Monday, February 20, 2006

Journalism-speak for ...

The discussions all week after the accidental shooting of a hunting partner by Vice President Dick Cheney revealed one thing: what many Americans don't know about hunting could fill a book. Here is some of what they learned. (NYT Week in Review, Sunday, p. 2).

If you're one of those folks who've been held up to public scorn for having a "When most people think of ..." or "Most people don't ..." lede appear under your name in the Missourian, relax (well, keep on feeling awful, but relax a little). The big kids do it too. What Mr. NYT means by "what many Americans don't know" is something on the order of "what many people who fit my stereotype of an average Times reader don't know." I honestly don't know whether "most people" at the Times would be surprised to learn it or not, but "many Americans" already know stuff like what a choke does and how come a smaller number for "gauge" means a bigger barrel.

Moral, if there is one: Be careful of telling people how dumb you think they are. They might return the favor.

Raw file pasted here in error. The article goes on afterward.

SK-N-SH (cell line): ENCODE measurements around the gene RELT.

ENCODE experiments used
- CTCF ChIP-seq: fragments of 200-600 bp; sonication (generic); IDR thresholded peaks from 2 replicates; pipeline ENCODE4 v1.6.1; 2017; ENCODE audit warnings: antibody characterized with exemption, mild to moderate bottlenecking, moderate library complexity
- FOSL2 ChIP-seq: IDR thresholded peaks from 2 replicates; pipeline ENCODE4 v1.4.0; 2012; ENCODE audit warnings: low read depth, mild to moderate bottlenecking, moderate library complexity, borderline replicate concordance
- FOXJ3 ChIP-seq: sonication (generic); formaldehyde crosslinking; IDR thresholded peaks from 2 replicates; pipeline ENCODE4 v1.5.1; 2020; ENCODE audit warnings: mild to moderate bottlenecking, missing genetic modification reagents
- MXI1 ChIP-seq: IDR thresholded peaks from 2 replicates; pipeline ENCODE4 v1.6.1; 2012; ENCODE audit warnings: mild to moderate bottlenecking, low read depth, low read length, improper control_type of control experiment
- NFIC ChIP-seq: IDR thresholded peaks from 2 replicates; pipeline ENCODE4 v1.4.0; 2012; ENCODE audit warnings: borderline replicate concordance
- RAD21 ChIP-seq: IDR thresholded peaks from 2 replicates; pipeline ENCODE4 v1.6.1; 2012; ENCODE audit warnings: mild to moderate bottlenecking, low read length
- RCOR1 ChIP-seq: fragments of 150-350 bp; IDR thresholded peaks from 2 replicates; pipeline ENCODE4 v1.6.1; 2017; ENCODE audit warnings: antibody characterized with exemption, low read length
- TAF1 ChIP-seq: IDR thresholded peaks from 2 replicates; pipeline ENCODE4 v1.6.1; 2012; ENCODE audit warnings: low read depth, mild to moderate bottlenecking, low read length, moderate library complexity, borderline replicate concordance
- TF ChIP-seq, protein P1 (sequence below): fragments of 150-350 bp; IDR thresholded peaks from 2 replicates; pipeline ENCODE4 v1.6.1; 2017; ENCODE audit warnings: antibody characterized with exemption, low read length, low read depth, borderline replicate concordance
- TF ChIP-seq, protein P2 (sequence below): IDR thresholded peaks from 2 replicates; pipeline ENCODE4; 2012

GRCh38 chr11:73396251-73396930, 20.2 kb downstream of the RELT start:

One regular visitor has long advocated that young rimsters should bookmark the "weapons" entry in the A&P scripture, so ... over to him, and anyone else who wants to join in.


Anonymous Strayhorn said...


What's most depressing about the lack of knowledge about firearms is the fact that the stylebook covers the basics quite clearly and accurately. In less than a page. For most everyday chores involving firearms, it's more than adequate.

But firearms are like automobiles - most people would rather admit they are bad in bed than admit they have less-than-perfect knowledge about autos or guns. I've never understood this attitude, but there you are.

And, like autos, certain words and terms about firearms have very precise meanings. "Assault rifle" is a pretty clearly defined weapon. "Alternator" is a type of modern automotive charging system. If you refer to the bolt-action hunting rifle seized in a police raid as an assault rifle, you'll be pegged as an idiot. If you ask your mechanic to check your generator, he'll peg you for an idiot as well, and tack another hundred bucks to the repair bill for your alternator.

Another fact: cops usually don't know diddly about firearms, despite the fact they usually carry one. This should worry you on several levels, but for right now let's just say you should worry whether the police report on that raid is accurate.

10:36 AM, February 21, 2006  

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